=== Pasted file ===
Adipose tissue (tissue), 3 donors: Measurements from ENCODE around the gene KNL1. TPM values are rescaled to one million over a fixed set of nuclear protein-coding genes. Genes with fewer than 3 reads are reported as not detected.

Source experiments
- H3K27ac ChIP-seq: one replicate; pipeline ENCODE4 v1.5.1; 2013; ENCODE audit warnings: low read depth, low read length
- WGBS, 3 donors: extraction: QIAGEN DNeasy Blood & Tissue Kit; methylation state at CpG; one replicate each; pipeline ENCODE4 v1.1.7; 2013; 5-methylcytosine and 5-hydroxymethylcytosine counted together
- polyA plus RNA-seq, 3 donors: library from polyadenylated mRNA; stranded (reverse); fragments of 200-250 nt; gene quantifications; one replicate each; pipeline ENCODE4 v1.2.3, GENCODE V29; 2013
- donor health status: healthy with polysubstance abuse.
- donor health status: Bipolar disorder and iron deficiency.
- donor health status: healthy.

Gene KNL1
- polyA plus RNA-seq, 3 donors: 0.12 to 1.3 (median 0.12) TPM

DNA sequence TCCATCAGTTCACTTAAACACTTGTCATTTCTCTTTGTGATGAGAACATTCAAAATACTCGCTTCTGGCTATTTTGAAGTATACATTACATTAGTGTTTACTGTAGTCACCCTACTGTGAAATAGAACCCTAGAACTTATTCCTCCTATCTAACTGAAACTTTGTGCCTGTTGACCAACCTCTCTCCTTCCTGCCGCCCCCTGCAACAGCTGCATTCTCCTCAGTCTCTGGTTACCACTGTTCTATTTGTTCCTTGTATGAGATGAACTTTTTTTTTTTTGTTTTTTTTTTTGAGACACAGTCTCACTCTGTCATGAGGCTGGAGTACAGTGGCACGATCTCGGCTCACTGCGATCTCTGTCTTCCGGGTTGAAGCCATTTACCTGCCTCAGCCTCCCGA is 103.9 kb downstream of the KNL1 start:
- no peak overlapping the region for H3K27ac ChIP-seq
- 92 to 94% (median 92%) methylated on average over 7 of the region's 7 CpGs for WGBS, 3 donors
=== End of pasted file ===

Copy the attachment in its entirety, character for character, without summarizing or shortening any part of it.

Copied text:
Adipose tissue (tissue), 3 donors: Measurements from ENCODE around the gene KNL1. TPM values are rescaled to one million over a fixed set of nuclear protein-coding genes. Genes with fewer than 3 reads are reported as not detected.

Source experiments
- H3K27ac ChIP-seq: one replicate; pipeline ENCODE4 v1.5.1; 2013; ENCODE audit warnings: low read depth, low read length
- WGBS, 3 donors: extraction: QIAGEN DNeasy Blood & Tissue Kit; methylation state at CpG; one replicate each; pipeline ENCODE4 v1.1.7; 2013; 5-methylcytosine and 5-hydroxymethylcytosine counted together
- polyA plus RNA-seq, 3 donors: library from polyadenylated mRNA; stranded (reverse); fragments of 200-250 nt; gene quantifications; one replicate each; pipeline ENCODE4 v1.2.3, GENCODE V29; 2013
- donor health status: healthy with polysubstance abuse.
- donor health status: Bipolar disorder and iron deficiency.
- donor health status: healthy.

Gene KNL1
- polyA plus RNA-seq, 3 donors: 0.12 to 1.3 (median 0.12) TPM

DNA sequence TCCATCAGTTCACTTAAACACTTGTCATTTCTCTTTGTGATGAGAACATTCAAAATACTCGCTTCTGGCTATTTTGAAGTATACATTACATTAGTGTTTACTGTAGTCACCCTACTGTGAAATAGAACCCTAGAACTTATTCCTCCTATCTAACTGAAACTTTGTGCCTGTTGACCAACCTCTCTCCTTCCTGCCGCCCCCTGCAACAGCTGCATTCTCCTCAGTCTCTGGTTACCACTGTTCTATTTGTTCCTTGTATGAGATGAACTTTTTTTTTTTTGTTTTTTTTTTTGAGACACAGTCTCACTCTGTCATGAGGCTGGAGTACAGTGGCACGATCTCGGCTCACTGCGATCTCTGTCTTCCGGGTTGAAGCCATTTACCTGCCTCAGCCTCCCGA is 103.9 kb downstream of the KNL1 start:
- no peak overlapping the region for H3K27ac ChIP-seq
- 92 to 94% (median 92%) methylated on average over 7 of the region's 7 CpGs for WGBS, 3 donors